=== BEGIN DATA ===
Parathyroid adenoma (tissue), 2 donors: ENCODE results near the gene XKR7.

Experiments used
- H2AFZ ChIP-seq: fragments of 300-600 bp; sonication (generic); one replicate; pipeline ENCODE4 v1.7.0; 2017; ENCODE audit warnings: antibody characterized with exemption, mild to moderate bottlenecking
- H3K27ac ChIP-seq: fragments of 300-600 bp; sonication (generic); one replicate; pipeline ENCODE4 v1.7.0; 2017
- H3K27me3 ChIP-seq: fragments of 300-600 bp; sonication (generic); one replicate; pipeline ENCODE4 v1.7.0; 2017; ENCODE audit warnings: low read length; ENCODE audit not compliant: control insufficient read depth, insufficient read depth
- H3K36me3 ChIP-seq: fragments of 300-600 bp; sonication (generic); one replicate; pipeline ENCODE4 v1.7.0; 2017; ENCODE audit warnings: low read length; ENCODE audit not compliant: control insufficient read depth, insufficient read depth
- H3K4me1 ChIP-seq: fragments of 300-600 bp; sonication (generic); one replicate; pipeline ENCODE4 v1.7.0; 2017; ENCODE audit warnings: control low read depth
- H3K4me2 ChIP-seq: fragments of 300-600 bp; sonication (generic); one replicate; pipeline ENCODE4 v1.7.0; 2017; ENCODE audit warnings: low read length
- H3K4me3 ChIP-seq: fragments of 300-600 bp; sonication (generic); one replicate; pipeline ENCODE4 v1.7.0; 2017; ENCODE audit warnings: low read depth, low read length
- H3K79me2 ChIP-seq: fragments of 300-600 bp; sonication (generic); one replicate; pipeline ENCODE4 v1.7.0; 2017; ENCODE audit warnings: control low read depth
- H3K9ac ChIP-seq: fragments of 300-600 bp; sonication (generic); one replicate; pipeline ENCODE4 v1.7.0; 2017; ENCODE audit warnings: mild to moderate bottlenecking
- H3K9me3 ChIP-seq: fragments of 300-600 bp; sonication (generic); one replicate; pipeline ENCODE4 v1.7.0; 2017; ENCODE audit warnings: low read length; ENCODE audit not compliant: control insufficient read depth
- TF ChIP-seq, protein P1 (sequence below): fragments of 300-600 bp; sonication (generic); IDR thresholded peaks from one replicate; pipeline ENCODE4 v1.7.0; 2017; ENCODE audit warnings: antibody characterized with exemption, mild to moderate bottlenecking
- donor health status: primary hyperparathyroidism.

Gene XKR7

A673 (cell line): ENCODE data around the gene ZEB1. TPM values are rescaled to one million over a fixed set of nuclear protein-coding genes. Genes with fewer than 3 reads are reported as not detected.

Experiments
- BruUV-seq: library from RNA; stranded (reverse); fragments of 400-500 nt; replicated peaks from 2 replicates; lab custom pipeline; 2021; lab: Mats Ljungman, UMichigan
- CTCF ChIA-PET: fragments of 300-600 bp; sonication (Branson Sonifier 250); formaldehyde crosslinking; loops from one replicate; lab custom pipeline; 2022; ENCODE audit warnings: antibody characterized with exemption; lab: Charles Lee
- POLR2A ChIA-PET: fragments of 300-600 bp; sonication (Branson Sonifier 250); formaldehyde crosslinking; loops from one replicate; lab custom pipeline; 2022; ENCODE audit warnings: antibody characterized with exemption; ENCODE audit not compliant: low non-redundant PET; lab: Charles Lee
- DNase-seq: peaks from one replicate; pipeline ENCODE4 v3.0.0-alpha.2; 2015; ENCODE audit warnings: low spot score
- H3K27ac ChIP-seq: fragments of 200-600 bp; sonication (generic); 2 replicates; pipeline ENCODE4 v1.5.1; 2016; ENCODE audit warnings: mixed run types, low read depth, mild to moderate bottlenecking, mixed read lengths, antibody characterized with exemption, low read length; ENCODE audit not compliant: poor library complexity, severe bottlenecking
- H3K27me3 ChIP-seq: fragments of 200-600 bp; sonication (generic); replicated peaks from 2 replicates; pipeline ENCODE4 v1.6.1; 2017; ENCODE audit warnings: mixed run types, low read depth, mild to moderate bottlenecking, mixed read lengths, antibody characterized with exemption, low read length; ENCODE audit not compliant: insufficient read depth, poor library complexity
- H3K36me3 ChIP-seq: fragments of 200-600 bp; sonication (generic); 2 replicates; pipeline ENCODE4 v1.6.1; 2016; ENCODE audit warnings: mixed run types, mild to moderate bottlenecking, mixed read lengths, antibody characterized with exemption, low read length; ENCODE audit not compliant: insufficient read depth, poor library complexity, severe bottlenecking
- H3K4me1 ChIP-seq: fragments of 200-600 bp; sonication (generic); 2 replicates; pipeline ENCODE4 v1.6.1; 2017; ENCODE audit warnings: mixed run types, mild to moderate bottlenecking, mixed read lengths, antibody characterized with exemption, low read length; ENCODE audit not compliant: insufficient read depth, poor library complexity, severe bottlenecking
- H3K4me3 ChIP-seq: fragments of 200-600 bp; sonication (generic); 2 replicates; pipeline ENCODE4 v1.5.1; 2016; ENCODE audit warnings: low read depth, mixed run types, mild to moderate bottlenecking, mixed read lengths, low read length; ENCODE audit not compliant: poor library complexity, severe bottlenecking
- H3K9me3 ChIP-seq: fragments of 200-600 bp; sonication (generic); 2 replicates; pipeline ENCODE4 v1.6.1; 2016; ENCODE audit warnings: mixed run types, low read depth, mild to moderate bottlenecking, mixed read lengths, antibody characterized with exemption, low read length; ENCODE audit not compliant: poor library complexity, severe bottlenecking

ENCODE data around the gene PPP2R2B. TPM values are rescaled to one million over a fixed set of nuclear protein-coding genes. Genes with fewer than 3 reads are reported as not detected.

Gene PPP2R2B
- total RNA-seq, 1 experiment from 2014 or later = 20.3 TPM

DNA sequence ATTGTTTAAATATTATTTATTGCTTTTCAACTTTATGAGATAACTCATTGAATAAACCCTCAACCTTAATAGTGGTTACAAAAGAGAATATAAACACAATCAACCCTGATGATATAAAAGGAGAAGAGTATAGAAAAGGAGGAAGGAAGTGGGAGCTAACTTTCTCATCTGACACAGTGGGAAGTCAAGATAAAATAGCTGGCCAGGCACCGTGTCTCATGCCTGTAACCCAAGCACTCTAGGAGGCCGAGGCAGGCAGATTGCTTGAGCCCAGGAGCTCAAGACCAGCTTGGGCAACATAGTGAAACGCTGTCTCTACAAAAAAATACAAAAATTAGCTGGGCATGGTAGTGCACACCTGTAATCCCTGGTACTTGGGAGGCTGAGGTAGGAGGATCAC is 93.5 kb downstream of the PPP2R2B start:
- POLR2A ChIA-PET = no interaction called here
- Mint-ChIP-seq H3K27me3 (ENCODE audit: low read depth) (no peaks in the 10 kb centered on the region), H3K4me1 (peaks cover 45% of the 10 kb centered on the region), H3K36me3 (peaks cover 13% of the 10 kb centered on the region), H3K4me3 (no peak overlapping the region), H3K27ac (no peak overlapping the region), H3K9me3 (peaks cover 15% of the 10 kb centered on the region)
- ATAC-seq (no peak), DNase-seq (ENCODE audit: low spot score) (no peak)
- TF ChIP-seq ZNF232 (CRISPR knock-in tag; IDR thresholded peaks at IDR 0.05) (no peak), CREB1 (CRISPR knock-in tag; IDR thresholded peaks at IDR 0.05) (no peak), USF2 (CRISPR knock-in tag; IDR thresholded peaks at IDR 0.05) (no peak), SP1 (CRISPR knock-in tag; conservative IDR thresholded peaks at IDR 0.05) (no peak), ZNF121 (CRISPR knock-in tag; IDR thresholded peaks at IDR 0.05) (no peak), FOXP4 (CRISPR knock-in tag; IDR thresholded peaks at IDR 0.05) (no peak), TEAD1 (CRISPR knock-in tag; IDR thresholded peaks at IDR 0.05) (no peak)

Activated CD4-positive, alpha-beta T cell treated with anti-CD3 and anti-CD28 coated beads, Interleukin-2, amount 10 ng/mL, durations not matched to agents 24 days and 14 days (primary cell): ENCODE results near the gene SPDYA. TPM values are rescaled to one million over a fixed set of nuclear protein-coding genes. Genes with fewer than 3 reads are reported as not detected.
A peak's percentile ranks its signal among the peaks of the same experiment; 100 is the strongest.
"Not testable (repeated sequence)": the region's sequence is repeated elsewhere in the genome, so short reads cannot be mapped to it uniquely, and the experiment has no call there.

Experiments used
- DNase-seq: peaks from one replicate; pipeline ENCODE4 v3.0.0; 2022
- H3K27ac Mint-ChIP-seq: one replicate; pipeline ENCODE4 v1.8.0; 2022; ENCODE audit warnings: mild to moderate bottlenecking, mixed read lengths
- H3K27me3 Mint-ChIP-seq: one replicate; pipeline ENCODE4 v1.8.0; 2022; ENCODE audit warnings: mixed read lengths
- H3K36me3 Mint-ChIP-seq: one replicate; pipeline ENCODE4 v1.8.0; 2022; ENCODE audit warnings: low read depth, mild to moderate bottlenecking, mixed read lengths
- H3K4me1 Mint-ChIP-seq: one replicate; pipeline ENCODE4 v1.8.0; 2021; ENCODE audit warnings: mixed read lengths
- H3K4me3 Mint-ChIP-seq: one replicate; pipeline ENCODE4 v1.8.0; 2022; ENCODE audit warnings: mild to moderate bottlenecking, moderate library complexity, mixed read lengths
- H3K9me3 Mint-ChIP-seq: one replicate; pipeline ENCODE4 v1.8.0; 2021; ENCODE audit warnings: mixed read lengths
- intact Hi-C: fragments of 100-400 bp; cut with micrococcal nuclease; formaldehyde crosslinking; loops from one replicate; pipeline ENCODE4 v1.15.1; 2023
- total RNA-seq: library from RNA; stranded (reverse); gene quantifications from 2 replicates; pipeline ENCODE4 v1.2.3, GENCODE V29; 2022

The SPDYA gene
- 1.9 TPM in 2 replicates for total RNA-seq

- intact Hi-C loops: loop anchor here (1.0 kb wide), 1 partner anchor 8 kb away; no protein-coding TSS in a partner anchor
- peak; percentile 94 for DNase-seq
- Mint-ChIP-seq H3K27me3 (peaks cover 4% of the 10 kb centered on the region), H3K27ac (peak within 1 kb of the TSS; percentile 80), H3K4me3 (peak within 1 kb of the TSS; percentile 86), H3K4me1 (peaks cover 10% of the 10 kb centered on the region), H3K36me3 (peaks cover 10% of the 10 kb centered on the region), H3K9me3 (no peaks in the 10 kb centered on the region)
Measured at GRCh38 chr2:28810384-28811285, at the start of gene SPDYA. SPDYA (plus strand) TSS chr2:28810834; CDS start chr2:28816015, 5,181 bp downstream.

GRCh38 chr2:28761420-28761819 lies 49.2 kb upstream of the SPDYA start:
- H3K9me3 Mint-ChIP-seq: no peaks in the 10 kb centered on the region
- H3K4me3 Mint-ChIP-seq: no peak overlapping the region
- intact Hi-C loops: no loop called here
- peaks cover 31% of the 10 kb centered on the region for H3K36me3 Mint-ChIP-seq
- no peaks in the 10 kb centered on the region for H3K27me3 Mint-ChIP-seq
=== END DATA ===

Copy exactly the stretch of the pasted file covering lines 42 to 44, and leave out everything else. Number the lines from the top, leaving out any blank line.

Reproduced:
- H3K27me3 Mint-ChIP-seq: one replicate; pipeline ENCODE4 v1.8.0; 2022; ENCODE audit warnings: mixed read lengths
- H3K36me3 Mint-ChIP-seq: one replicate; pipeline ENCODE4 v1.8.0; 2022; ENCODE audit warnings: low read depth, mild to moderate bottlenecking, mixed read lengths
- H3K4me1 Mint-ChIP-seq: one replicate; pipeline ENCODE4 v1.8.0; 2021; ENCODE audit warnings: mixed read lengths